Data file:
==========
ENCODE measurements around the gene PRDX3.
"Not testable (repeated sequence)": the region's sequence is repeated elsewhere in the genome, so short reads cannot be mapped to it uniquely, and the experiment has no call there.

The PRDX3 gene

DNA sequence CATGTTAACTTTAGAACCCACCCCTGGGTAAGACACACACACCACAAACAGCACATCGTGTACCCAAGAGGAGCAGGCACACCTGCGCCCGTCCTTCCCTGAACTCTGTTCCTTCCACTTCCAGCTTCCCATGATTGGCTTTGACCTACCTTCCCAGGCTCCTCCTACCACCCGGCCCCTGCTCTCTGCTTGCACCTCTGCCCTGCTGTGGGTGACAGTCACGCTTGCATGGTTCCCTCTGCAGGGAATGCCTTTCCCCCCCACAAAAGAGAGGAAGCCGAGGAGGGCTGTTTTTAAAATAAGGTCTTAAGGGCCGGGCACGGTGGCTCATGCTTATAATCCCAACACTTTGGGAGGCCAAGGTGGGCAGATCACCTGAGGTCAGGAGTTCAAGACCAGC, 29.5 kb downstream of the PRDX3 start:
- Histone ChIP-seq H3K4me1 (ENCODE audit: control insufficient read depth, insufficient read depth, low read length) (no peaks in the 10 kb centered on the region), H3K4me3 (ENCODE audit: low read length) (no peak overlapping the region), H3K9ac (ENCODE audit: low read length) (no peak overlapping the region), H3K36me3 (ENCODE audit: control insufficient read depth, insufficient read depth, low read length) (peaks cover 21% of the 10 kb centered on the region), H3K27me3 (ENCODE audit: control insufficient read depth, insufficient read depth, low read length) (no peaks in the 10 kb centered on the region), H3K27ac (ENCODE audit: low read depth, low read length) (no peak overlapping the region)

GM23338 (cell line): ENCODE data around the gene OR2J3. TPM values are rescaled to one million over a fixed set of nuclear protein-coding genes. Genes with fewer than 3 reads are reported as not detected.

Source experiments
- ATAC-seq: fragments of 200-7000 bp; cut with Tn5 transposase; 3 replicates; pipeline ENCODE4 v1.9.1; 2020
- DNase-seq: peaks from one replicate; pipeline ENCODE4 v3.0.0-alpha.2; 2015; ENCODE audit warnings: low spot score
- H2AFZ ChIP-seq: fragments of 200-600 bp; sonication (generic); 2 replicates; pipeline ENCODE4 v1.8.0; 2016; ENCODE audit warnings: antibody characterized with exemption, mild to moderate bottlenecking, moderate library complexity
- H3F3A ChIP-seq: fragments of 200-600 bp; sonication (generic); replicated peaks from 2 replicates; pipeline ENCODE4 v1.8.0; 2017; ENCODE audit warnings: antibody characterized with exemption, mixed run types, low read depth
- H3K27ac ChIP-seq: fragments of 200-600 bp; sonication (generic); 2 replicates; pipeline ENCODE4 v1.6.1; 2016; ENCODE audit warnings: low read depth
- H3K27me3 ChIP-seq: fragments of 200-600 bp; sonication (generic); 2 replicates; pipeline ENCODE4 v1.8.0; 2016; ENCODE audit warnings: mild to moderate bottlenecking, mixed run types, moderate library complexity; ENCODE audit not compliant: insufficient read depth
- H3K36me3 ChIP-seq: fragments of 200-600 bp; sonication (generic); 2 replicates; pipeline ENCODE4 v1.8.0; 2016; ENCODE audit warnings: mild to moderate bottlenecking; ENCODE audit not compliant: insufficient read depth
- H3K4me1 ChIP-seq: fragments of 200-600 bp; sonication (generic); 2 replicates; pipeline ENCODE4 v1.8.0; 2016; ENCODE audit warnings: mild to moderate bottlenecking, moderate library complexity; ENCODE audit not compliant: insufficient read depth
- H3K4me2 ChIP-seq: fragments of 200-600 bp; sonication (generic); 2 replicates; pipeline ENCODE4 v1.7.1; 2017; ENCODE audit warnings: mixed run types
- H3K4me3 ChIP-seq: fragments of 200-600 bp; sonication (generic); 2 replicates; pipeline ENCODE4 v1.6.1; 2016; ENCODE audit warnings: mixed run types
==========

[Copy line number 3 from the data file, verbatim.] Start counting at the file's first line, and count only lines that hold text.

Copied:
The PRDX3 gene